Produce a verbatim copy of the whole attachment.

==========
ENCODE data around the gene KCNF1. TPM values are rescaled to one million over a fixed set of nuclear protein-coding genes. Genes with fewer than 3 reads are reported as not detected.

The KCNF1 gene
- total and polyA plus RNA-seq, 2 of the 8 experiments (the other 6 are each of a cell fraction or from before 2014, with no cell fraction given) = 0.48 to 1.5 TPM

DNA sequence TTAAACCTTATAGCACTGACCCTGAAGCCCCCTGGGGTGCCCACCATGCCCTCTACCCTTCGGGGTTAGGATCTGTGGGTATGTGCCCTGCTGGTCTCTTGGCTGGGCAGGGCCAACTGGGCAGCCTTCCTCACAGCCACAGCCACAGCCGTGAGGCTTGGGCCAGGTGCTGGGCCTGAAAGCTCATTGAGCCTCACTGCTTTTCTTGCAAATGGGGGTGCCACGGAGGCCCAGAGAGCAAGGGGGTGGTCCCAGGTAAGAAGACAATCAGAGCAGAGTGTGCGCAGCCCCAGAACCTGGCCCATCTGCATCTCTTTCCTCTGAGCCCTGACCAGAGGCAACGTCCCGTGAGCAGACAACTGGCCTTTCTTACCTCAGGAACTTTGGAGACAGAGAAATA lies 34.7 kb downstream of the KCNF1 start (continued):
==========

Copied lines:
ENCODE data around the gene KCNF1. TPM values are rescaled to one million over a fixed set of nuclear protein-coding genes. Genes with fewer than 3 reads are reported as not detected.

The KCNF1 gene
- total and polyA plus RNA-seq, 2 of the 8 experiments (the other 6 are each of a cell fraction or from before 2014, with no cell fraction given) = 0.48 to 1.5 TPM

DNA sequence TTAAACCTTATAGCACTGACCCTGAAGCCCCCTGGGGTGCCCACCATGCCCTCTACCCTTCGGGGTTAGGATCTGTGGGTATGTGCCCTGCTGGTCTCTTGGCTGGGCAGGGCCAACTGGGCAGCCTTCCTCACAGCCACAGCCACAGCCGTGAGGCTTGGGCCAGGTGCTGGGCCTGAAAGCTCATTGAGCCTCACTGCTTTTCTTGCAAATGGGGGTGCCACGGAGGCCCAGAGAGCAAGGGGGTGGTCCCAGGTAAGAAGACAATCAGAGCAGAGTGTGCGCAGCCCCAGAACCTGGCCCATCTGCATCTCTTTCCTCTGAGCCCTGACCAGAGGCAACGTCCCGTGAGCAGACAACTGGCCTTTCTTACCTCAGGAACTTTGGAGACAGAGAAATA lies 34.7 kb downstream of the KCNF1 start (continued):